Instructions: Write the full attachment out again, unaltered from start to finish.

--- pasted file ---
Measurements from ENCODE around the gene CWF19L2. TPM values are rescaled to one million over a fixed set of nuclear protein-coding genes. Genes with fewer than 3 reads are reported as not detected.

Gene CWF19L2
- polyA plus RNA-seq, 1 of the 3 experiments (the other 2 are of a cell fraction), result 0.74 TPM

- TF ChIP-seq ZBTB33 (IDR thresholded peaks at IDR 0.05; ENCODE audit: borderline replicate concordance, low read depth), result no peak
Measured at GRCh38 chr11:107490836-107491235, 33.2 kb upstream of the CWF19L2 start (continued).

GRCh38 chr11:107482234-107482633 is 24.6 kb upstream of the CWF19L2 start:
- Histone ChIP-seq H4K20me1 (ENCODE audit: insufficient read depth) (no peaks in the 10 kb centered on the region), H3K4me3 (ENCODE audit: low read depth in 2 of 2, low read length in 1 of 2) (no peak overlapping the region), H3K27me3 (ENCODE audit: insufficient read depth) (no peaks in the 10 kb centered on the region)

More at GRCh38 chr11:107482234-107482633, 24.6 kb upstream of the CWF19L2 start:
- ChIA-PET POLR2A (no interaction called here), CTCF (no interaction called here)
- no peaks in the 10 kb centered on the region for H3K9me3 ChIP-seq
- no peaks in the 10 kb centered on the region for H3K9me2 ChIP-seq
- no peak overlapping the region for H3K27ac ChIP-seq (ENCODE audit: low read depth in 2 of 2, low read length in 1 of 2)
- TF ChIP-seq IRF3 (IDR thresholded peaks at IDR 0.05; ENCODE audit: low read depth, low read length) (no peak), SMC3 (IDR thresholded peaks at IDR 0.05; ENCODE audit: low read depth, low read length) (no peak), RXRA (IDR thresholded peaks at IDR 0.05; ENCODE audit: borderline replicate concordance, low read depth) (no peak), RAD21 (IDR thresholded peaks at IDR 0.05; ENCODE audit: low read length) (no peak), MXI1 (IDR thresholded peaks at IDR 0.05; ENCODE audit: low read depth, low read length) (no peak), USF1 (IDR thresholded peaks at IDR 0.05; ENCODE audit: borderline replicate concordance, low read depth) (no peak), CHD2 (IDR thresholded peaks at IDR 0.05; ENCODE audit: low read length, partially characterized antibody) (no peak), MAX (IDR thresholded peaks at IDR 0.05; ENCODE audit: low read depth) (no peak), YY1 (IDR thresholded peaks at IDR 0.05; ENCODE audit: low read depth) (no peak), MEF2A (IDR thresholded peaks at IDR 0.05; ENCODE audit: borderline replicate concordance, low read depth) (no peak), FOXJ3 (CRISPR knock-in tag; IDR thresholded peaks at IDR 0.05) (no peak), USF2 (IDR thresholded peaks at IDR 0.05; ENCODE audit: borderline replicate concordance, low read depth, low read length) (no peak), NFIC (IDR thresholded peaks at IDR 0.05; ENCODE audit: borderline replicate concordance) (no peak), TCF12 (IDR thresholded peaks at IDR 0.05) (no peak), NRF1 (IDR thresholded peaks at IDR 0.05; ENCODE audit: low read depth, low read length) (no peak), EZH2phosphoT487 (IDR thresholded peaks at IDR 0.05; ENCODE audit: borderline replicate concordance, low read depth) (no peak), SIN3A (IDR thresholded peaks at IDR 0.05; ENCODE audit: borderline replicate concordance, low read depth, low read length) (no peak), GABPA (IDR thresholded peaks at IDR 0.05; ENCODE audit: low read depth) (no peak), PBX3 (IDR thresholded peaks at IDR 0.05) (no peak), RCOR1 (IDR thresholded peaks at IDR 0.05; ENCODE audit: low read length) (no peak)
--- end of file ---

Measurements from ENCODE around the gene CWF19L2. TPM values are rescaled to one million over a fixed set of nuclear protein-coding genes. Genes with fewer than 3 reads are reported as not detected.

Gene CWF19L2
- polyA plus RNA-seq, 1 of the 3 experiments (the other 2 are of a cell fraction), result 0.74 TPM

- TF ChIP-seq ZBTB33 (IDR thresholded peaks at IDR 0.05; ENCODE audit: borderline replicate concordance, low read depth), result no peak
Measured at GRCh38 chr11:107490836-107491235, 33.2 kb upstream of the CWF19L2 start (continued).

GRCh38 chr11:107482234-107482633 is 24.6 kb upstream of the CWF19L2 start:
- Histone ChIP-seq H4K20me1 (ENCODE audit: insufficient read depth) (no peaks in the 10 kb centered on the region), H3K4me3 (ENCODE audit: low read depth in 2 of 2, low read length in 1 of 2) (no peak overlapping the region), H3K27me3 (ENCODE audit: insufficient read depth) (no peaks in the 10 kb centered on the region)

More at GRCh38 chr11:107482234-107482633, 24.6 kb upstream of the CWF19L2 start:
- ChIA-PET POLR2A (no interaction called here), CTCF (no interaction called here)
- no peaks in the 10 kb centered on the region for H3K9me3 ChIP-seq
- no peaks in the 10 kb centered on the region for H3K9me2 ChIP-seq
- no peak overlapping the region for H3K27ac ChIP-seq (ENCODE audit: low read depth in 2 of 2, low read length in 1 of 2)
- TF ChIP-seq IRF3 (IDR thresholded peaks at IDR 0.05; ENCODE audit: low read depth, low read length) (no peak), SMC3 (IDR thresholded peaks at IDR 0.05; ENCODE audit: low read depth, low read length) (no peak), RXRA (IDR thresholded peaks at IDR 0.05; ENCODE audit: borderline replicate concordance, low read depth) (no peak), RAD21 (IDR thresholded peaks at IDR 0.05; ENCODE audit: low read length) (no peak), MXI1 (IDR thresholded peaks at IDR 0.05; ENCODE audit: low read depth, low read length) (no peak), USF1 (IDR thresholded peaks at IDR 0.05; ENCODE audit: borderline replicate concordance, low read depth) (no peak), CHD2 (IDR thresholded peaks at IDR 0.05; ENCODE audit: low read length, partially characterized antibody) (no peak), MAX (IDR thresholded peaks at IDR 0.05; ENCODE audit: low read depth) (no peak), YY1 (IDR thresholded peaks at IDR 0.05; ENCODE audit: low read depth) (no peak), MEF2A (IDR thresholded peaks at IDR 0.05; ENCODE audit: borderline replicate concordance, low read depth) (no peak), FOXJ3 (CRISPR knock-in tag; IDR thresholded peaks at IDR 0.05) (no peak), USF2 (IDR thresholded peaks at IDR 0.05; ENCODE audit: borderline replicate concordance, low read depth, low read length) (no peak), NFIC (IDR thresholded peaks at IDR 0.05; ENCODE audit: borderline replicate concordance) (no peak), TCF12 (IDR thresholded peaks at IDR 0.05) (no peak), NRF1 (IDR thresholded peaks at IDR 0.05; ENCODE audit: low read depth, low read length) (no peak), EZH2phosphoT487 (IDR thresholded peaks at IDR 0.05; ENCODE audit: borderline replicate concordance, low read depth) (no peak), SIN3A (IDR thresholded peaks at IDR 0.05; ENCODE audit: borderline replicate concordance, low read depth, low read length) (no peak), GABPA (IDR thresholded peaks at IDR 0.05; ENCODE audit: low read depth) (no peak), PBX3 (IDR thresholded peaks at IDR 0.05) (no peak), RCOR1 (IDR thresholded peaks at IDR 0.05; ENCODE audit: low read length) (no peak)